A new report issued Wednesday by the Committee to Protect Journalists says the countries that censor journalists the most are Eritrea, North Korea, and Turkmenistan.
This is a great question, not least because each of us is part of the answer—simply by participating in this news literacy course.
The reason lies largely in the question itself: speed and accuracy are critical in the news business. Unfortunately, they are often in conflict with one another, and accuracy is sometimes sacrificed in the name of being first.
These are dangerous times to be a journalist.
According to the Committee to Protect Journalists, 15 journalists have been killed so far this year while 56 were murdered last year. Even more disturbing, the number of journalists killed in retaliation for their work, known as reprisal murders, nearly doubled in 2018.
Telegram describes itself as a cloud-based messaging app with a focus on security and speed, but it’s also been called a platform for white nationalists, right-wing extremists and activists. So which is it?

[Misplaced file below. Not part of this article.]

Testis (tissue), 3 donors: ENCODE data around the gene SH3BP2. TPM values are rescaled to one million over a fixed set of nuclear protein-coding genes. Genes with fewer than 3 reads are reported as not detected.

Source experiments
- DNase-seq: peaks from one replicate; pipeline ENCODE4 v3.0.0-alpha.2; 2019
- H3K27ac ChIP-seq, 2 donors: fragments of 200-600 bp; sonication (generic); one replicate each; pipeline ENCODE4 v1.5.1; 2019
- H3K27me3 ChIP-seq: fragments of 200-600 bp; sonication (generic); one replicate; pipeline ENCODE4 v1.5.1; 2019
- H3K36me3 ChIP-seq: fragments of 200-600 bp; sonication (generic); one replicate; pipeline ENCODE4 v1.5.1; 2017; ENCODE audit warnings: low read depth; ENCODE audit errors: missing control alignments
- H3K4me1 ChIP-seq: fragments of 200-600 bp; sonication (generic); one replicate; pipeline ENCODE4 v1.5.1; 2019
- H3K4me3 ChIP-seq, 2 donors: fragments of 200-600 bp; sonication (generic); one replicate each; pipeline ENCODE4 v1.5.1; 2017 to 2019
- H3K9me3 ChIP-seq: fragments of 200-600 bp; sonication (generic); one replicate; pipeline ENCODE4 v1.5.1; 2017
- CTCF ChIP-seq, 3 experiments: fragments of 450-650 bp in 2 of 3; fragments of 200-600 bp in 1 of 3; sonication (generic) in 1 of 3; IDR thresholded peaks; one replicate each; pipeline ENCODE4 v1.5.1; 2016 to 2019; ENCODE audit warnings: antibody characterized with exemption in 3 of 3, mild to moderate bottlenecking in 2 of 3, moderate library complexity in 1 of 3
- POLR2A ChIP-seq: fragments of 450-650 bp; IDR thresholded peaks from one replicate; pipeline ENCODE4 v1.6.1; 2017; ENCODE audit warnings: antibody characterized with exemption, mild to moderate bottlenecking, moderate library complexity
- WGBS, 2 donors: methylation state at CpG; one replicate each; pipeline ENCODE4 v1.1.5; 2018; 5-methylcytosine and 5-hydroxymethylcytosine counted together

There’s a false premise lurking in the second half of the question as worded. The suggestion that professional journalists are somehow knowingly, willingly cranking out misinformation, thereby “spreading fake news,” is a misuse of the term and truly “fake news”.
Yes and no. While the Yes Men have often faced the threat of legal consequences for the work they do, they have thus far emerged relatively unscathed…
It would be great if there were one news organization out there where you could find completely unbiased news every day. The truth is, there isn’t.
The answer lies in the failing business model of most newspapers and many media companies. More than one in five local newspapers has closed since 2004, according to a University of North Carolina study. This is largely because of a shift to digital formats.
These days, literacy cannot be overrated. In fact, we’d argue news literacy is a new core competency for the 21st century.